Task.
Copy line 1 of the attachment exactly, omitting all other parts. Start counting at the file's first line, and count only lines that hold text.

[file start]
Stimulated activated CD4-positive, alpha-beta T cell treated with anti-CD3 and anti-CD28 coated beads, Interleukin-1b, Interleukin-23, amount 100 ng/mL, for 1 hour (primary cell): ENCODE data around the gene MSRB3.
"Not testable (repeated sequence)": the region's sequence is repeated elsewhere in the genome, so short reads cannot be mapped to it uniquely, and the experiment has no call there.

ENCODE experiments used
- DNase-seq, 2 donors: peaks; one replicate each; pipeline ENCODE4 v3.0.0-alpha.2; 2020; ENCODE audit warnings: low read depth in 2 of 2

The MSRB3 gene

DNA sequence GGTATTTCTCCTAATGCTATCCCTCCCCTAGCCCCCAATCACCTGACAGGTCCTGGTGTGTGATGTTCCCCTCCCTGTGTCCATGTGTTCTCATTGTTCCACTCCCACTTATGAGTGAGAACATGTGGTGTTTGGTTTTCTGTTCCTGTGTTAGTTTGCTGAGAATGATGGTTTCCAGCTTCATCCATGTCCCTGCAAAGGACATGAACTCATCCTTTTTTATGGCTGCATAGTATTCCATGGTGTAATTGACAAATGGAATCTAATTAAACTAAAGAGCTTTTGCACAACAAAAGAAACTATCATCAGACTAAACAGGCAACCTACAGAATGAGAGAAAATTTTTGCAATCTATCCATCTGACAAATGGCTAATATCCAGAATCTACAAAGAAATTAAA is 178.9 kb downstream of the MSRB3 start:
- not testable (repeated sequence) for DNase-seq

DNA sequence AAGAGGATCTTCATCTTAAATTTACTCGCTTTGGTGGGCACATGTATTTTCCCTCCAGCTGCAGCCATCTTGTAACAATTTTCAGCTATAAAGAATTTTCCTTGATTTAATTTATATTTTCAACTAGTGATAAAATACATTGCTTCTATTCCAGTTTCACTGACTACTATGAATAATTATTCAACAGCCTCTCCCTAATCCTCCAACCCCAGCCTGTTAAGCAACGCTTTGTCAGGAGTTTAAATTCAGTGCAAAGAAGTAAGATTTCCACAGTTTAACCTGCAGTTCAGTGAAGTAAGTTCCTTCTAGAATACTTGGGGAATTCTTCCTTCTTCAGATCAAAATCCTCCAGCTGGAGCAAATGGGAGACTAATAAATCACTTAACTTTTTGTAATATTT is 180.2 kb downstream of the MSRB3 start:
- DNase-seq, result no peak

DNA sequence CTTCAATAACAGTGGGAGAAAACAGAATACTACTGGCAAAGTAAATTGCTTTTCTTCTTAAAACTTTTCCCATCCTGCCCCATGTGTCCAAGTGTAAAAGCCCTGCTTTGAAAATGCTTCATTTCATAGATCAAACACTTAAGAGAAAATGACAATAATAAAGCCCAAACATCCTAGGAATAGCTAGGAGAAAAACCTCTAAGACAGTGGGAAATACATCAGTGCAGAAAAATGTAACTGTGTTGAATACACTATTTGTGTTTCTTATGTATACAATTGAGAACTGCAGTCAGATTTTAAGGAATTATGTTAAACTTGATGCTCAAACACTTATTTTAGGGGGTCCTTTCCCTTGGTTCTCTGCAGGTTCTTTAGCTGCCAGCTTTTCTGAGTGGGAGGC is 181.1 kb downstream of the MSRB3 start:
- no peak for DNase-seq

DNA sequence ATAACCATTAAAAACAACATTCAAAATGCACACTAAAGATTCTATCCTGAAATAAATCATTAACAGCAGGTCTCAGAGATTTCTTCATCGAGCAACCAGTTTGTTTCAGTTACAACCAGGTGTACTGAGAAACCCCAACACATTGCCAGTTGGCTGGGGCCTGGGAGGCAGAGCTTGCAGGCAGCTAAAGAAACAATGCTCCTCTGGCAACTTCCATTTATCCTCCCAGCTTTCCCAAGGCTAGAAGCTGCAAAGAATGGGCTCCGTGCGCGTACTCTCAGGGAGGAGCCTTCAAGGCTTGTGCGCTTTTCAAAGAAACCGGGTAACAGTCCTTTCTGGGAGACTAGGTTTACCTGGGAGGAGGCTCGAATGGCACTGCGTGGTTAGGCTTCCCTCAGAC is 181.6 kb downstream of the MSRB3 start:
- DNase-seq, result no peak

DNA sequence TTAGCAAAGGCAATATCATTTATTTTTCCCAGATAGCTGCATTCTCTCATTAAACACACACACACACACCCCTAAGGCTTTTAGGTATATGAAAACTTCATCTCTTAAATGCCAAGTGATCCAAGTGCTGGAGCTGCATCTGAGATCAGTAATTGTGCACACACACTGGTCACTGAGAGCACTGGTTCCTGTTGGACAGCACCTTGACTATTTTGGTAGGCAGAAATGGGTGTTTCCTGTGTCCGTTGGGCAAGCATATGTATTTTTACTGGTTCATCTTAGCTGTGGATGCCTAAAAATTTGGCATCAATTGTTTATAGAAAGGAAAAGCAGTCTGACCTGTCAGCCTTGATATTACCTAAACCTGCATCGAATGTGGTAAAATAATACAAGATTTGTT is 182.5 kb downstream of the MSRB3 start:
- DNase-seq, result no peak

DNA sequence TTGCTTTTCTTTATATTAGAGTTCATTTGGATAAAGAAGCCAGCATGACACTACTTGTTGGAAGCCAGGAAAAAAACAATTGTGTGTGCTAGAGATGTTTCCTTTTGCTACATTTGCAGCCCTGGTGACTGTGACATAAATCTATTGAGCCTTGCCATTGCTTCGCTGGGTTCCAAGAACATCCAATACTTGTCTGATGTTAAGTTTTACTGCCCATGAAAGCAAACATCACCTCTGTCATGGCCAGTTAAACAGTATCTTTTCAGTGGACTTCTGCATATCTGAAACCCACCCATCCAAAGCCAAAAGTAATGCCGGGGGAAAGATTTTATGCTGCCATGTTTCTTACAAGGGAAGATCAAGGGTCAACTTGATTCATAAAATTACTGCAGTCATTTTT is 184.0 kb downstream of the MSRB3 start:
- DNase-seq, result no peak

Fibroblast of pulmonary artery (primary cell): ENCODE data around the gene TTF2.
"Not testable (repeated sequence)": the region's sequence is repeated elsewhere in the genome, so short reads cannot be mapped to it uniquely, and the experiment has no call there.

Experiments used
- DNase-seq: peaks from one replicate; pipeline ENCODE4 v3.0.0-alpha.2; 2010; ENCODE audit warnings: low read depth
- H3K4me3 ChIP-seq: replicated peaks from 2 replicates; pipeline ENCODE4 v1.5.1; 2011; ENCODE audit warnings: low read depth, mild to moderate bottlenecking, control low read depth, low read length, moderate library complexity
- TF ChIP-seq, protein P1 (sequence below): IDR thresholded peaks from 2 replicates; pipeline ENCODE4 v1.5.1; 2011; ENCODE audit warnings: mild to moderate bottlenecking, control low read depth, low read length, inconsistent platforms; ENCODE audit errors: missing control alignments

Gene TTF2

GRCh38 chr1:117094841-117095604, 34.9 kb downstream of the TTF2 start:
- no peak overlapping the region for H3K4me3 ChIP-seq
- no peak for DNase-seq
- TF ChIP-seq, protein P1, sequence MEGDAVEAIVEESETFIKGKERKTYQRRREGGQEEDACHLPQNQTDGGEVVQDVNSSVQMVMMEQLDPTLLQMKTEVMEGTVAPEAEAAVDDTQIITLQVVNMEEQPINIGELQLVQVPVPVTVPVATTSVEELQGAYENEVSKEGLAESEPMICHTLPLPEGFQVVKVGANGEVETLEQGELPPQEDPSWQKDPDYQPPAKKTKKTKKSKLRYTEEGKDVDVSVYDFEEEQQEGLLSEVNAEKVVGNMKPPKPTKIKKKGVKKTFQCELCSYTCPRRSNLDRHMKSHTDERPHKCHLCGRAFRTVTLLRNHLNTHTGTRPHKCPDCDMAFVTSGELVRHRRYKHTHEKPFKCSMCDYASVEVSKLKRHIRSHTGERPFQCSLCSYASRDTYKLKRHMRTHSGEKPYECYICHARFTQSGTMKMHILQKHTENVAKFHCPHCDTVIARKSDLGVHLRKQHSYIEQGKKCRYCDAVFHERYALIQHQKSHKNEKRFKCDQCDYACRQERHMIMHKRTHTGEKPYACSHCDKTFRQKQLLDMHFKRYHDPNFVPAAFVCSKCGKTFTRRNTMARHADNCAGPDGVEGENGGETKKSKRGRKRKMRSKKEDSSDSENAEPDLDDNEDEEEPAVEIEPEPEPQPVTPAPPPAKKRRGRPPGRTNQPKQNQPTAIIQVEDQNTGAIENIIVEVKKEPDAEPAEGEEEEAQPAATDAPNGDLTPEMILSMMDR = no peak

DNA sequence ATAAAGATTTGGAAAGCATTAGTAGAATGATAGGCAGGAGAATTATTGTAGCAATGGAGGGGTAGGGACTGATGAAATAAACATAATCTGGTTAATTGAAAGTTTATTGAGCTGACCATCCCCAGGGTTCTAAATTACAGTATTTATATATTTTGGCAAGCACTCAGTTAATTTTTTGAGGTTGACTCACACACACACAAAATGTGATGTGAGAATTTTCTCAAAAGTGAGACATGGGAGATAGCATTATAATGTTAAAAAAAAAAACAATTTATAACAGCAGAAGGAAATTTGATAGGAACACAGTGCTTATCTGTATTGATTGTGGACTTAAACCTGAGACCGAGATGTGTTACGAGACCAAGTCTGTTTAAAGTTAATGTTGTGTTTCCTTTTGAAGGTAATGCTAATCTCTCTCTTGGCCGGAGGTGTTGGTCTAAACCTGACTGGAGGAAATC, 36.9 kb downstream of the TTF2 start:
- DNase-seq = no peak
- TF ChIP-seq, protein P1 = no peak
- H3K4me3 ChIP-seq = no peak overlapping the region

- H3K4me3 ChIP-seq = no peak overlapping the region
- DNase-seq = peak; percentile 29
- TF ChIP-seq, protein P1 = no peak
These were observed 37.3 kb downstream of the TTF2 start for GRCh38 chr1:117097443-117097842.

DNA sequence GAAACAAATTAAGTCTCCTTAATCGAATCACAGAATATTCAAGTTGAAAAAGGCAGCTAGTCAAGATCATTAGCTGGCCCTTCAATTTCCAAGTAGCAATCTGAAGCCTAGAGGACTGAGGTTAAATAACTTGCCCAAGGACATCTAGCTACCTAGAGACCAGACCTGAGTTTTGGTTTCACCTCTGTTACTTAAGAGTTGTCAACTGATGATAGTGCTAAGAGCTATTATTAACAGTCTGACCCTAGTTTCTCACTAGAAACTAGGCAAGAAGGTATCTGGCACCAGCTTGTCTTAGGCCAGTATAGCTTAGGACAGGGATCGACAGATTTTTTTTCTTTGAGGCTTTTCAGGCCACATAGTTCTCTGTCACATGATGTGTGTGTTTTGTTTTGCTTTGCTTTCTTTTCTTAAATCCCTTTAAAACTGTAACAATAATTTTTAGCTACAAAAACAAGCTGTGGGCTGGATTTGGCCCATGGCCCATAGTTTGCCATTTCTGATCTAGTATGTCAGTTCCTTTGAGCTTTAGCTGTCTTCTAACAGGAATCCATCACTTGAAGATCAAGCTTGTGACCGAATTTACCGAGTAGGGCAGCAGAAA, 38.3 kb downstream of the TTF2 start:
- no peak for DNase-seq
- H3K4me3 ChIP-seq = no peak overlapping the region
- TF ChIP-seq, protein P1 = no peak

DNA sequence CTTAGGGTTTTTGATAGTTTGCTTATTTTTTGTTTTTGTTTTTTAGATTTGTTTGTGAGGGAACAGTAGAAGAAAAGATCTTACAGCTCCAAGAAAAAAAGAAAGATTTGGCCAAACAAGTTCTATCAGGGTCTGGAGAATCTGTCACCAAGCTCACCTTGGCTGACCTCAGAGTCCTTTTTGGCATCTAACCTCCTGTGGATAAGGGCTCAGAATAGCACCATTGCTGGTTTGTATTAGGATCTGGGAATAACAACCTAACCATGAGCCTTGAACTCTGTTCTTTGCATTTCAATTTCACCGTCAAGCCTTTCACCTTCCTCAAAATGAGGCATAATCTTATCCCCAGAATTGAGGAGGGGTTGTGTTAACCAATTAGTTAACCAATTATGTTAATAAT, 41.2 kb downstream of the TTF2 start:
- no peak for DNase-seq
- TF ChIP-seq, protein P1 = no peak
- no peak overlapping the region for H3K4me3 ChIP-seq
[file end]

Stimulated activated CD4-positive, alpha-beta T cell treated with anti-CD3 and anti-CD28 coated beads, Interleukin-1b, Interleukin-23, amount 100 ng/mL, for 1 hour (primary cell): ENCODE data around the gene MSRB3.